11 Screen Reader Software Software utilized by blind or visually-impaired computer users. Renders on-line text into synthesized speech or Braille. First sophisticated screen reader released in 1989.

12 Universal Design

13 Accommodation ApproachUniversal Design Approach Access is a problem for the individual and should be addressed by that person and the disability service program Access issues stem from an inaccessible, poorly designed environments and should be addressed by the designer (and the JMU community) Access is achieved through accommodations and/or retrofitting existing requirements The system/environment is designed, to the greatest extent possible, to be usable by all Access is retroactiveAccess is proactive Access is often provided in a separate location or through special treatment Access is inclusive Access must be reconsidered each time a new individual uses the system, i.e. is consumable Access, as part of the environmental design, is sustainable Source: AHEAD Universal Design Initiative Team UNIVERSAL DESIGN FOR DISABILITY

14 HATCHING New Habits H – Help! A – Appearance T – Text C – Checkers & Captions H – Headings & Handouts I – Images N – Naming Links G – Guidance

15 Keep This In Mind “… I came up with a better plan for my faculty and how they should go about their own course accessibility. Instead of retrofitting one entire course to be accessible at a time, I suggested they just begin where they were. As they create/revise a PowerPoint, make it accessible; when they post a reading for students, they make it accessible too; as they add a video to their assignments, be sure it is accessible. This is a much easier plan and not as overwhelming for faculty as the notion of retrofitting everything.” - Kimberly Snow, Dept of Special Education & Rehabilitation, Utah State University From the National Center on Disability & Access to Education (NCDAE) Oct newsletterNational Center on Disability & Access to Education (NCDAE) Oct newsletter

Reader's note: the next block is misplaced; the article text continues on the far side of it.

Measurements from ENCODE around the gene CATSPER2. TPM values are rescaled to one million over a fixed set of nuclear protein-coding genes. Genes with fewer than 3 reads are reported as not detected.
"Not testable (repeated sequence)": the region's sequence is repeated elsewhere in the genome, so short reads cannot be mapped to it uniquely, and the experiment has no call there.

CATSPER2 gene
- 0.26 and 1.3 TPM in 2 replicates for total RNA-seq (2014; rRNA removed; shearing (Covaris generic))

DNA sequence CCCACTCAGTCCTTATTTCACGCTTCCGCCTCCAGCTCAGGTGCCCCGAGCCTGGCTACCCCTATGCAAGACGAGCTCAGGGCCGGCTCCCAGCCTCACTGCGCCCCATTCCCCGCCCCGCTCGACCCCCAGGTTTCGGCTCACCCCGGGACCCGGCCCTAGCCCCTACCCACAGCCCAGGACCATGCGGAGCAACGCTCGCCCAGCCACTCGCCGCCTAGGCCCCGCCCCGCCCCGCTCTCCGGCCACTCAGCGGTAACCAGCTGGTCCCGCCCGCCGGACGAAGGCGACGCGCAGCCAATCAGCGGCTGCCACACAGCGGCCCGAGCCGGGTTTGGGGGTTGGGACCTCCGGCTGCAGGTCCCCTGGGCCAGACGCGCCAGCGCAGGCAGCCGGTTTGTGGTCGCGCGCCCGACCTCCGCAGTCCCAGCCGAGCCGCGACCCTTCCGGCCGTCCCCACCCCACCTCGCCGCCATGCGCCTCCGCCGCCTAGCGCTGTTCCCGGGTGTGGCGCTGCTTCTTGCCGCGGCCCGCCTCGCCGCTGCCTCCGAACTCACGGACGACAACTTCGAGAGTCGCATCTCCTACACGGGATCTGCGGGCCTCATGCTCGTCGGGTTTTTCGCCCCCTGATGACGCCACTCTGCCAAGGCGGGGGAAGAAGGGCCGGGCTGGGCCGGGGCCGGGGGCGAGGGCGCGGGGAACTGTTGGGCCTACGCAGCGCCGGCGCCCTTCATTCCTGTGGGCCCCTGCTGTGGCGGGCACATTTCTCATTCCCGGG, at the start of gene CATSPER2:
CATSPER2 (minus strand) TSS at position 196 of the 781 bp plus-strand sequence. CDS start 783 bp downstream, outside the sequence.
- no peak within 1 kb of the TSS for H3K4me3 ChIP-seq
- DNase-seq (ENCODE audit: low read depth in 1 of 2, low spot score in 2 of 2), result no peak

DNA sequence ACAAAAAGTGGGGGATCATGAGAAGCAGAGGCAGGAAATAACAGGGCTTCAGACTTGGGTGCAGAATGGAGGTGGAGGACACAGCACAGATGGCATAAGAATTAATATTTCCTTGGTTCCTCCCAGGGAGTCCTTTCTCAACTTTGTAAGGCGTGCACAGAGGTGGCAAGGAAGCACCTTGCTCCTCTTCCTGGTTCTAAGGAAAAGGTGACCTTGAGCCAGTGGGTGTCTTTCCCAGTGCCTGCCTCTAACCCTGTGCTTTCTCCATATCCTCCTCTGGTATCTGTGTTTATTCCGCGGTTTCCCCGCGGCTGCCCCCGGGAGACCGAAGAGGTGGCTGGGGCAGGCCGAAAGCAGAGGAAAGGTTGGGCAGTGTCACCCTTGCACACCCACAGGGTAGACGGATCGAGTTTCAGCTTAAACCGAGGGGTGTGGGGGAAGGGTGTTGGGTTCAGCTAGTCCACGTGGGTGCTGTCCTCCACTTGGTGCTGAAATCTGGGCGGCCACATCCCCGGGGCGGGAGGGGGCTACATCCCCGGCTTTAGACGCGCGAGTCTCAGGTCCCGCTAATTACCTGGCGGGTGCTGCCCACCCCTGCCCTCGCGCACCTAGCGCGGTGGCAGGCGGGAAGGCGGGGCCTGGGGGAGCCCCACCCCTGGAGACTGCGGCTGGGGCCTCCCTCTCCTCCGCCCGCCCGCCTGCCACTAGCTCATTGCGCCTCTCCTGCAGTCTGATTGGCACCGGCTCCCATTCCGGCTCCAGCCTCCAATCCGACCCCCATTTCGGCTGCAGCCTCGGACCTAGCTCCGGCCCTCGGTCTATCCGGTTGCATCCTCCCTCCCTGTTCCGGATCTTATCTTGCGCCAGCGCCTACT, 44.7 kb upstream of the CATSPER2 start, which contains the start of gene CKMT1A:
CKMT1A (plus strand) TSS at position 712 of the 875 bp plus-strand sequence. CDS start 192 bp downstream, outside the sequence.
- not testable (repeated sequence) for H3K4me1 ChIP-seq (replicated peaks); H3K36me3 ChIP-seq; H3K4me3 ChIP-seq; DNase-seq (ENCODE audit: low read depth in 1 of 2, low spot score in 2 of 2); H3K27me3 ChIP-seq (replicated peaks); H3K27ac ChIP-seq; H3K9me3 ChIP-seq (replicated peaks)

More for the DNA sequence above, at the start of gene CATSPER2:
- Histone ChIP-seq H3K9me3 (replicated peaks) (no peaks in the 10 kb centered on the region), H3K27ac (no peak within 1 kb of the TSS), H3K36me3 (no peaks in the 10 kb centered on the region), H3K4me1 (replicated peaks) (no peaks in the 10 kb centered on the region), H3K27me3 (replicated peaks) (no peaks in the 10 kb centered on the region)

16 HELP! Most important key for dealing with accessibility problems: ● Be HELPful If students, faculty, or staff have difficulty accessing online materials, be flexible, be patient, contact ODS, & be willing to HELP.

17 APPEARANCE Applies to websites, Canvas pages, documents, PDFs, PowerPoints, s, etc. ❖ Font & Size ❖ Color & Contrast ❖ Layout

18 APPEARANCE: FONTS Use simple, sans serif fonts like: – Arial- Verdana –Calibri- Tahoma Avoid hard-to-read fonts like: – Collona MT - Blackadder – Harlow Solid- Brush Script You get the idea!

19 APPEARANCE: FONT SIZE When in doubt - 12 point font for documents, PDFs, s. Large, consistent font size for PowerPoints Built-in computer magnifiers make large font size less crucial for websites (but still helpful).

20 APPEARANCE: Color & Contrast

21 Fancy Backgrounds and small fonts can cause visual comprehension problems for anyone!

22 APPEARANCE: Color & Contrast Make sure that color is not the only way you’re conveying important information. –Color is invisible to blind students & may be confusing to color blind students. Use bolding or italics to highlight text Provide written cues in text for blind students

23 APPEARANCE: Color & Contrast Please avoid grayed out text! –Gray text is common on websites & totally unhelpful. Even Canvas uses it. 

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25 TEXT Can be selected, copied & pasted Allows the reader to manipulate ● Enlarge ● Change font and contrast ● Read with text-to-speech devices ● Access with screen readers